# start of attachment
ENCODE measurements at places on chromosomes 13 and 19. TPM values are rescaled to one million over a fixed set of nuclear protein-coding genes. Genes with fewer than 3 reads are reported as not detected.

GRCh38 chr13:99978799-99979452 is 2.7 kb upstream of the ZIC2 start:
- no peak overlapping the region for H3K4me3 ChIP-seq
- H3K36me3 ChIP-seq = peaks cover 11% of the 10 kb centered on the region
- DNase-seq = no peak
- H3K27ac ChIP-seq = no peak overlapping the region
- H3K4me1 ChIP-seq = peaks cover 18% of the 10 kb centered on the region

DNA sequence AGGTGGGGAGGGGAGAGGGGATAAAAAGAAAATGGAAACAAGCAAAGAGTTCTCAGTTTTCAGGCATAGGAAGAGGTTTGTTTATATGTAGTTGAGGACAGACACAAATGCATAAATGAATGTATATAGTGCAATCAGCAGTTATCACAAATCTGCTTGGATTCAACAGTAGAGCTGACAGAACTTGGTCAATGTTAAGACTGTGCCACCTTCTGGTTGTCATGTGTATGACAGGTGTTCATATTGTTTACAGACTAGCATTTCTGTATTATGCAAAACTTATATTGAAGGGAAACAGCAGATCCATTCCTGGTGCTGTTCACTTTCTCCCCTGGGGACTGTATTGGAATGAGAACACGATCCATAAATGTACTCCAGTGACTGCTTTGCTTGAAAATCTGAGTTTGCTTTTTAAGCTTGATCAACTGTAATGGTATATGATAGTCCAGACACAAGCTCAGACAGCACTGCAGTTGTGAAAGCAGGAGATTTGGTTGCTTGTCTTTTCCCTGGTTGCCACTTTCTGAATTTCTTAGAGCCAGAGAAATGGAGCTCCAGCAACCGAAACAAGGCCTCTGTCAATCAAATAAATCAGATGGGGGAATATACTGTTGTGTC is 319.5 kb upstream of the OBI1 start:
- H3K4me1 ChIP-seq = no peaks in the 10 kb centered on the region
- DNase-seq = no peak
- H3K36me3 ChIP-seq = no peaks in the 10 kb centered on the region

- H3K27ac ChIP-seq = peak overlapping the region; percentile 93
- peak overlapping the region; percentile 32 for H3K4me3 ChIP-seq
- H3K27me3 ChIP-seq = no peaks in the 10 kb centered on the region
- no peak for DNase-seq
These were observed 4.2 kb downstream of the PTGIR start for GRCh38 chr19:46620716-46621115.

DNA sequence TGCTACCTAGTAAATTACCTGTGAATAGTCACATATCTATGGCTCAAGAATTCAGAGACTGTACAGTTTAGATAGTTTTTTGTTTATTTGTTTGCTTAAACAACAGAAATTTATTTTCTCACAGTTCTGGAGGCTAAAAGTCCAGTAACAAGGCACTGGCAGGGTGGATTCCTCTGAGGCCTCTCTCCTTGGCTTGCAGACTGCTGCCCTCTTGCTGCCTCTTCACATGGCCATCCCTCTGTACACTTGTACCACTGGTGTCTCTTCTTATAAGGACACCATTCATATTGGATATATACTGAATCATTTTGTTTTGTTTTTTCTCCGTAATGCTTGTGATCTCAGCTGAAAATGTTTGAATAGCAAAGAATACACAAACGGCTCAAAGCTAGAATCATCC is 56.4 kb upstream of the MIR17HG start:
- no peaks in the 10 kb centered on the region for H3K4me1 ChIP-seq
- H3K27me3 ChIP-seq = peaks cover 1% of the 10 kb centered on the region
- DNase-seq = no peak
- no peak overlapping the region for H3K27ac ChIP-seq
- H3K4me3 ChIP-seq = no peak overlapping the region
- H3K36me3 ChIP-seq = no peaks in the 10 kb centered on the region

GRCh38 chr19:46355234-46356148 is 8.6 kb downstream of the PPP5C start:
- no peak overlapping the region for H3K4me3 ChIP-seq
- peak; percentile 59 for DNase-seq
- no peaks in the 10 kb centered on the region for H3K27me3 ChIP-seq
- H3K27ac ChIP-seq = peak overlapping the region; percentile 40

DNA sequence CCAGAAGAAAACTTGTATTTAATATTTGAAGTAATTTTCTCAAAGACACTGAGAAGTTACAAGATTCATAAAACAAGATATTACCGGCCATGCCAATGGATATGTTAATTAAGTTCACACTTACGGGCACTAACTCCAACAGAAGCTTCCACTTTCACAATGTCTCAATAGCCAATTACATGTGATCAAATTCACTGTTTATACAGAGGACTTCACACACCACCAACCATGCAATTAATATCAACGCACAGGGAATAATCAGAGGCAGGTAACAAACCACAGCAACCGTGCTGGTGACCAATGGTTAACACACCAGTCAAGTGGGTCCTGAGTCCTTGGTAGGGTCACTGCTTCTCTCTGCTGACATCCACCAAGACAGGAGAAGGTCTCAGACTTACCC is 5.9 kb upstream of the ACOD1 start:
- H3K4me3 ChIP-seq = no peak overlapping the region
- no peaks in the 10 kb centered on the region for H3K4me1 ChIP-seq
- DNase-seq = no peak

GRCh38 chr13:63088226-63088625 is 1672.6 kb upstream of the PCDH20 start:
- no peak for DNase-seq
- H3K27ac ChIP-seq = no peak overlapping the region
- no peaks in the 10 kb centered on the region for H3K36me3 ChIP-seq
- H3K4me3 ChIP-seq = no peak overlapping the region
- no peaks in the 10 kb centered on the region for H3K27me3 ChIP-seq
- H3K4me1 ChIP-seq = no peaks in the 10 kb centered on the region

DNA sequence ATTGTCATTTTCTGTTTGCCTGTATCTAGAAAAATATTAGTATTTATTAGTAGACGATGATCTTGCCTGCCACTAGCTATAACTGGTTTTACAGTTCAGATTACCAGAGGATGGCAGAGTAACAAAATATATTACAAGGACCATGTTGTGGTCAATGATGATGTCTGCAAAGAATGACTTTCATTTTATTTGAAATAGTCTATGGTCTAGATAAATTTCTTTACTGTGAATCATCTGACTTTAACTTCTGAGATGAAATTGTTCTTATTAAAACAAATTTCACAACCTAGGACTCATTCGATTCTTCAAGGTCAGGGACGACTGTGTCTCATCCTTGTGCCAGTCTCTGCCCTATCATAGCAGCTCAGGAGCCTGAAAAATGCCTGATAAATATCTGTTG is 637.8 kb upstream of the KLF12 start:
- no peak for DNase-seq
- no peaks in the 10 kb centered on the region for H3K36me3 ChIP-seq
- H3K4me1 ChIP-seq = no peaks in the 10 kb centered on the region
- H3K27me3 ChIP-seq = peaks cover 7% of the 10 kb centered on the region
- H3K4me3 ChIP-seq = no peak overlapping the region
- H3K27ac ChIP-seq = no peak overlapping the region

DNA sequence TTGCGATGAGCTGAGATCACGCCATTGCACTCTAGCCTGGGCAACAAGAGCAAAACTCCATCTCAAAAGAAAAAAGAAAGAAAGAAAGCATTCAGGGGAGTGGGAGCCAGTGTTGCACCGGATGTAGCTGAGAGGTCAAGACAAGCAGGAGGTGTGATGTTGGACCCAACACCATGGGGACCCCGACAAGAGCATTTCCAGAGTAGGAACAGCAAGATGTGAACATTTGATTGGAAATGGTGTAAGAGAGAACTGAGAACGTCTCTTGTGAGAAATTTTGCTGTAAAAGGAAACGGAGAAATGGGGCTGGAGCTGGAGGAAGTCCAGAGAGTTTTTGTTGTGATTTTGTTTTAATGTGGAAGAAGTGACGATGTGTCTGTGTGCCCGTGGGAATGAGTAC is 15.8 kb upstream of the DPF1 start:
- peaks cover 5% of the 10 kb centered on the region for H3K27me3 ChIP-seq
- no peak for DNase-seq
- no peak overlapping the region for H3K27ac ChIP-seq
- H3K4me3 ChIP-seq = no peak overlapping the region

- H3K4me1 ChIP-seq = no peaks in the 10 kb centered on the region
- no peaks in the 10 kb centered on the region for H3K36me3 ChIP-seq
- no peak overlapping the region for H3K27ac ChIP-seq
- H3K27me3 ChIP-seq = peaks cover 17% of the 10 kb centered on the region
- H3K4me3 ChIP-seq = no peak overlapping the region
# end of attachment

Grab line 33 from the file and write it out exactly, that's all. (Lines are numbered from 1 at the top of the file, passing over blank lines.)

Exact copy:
GRCh38 chr13:63088226-63088625 is 1672.6 kb upstream of the PCDH20 start: